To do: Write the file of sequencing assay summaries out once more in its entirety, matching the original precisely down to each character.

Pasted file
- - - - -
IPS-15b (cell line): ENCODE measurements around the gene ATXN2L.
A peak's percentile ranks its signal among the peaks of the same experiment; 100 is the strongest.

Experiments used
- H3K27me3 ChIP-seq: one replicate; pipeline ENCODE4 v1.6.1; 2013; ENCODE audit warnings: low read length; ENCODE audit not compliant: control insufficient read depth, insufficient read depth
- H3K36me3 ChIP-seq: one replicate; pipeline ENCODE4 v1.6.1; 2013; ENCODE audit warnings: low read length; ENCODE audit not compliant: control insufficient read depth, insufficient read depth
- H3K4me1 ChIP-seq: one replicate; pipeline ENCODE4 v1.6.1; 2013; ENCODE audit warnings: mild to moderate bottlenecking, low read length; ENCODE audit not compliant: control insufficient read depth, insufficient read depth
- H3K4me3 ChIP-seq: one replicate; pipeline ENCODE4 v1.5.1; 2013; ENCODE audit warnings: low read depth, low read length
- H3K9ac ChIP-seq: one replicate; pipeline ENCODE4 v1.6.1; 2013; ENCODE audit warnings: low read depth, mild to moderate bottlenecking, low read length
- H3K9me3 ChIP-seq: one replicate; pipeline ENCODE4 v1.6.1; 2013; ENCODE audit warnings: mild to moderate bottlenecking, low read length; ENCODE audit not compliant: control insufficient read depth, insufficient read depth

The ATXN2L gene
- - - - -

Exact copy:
IPS-15b (cell line): ENCODE measurements around the gene ATXN2L.
A peak's percentile ranks its signal among the peaks of the same experiment; 100 is the strongest.

Experiments used
- H3K27me3 ChIP-seq: one replicate; pipeline ENCODE4 v1.6.1; 2013; ENCODE audit warnings: low read length; ENCODE audit not compliant: control insufficient read depth, insufficient read depth
- H3K36me3 ChIP-seq: one replicate; pipeline ENCODE4 v1.6.1; 2013; ENCODE audit warnings: low read length; ENCODE audit not compliant: control insufficient read depth, insufficient read depth
- H3K4me1 ChIP-seq: one replicate; pipeline ENCODE4 v1.6.1; 2013; ENCODE audit warnings: mild to moderate bottlenecking, low read length; ENCODE audit not compliant: control insufficient read depth, insufficient read depth
- H3K4me3 ChIP-seq: one replicate; pipeline ENCODE4 v1.5.1; 2013; ENCODE audit warnings: low read depth, low read length
- H3K9ac ChIP-seq: one replicate; pipeline ENCODE4 v1.6.1; 2013; ENCODE audit warnings: low read depth, mild to moderate bottlenecking, low read length
- H3K9me3 ChIP-seq: one replicate; pipeline ENCODE4 v1.6.1; 2013; ENCODE audit warnings: mild to moderate bottlenecking, low read length; ENCODE audit not compliant: control insufficient read depth, insufficient read depth

The ATXN2L gene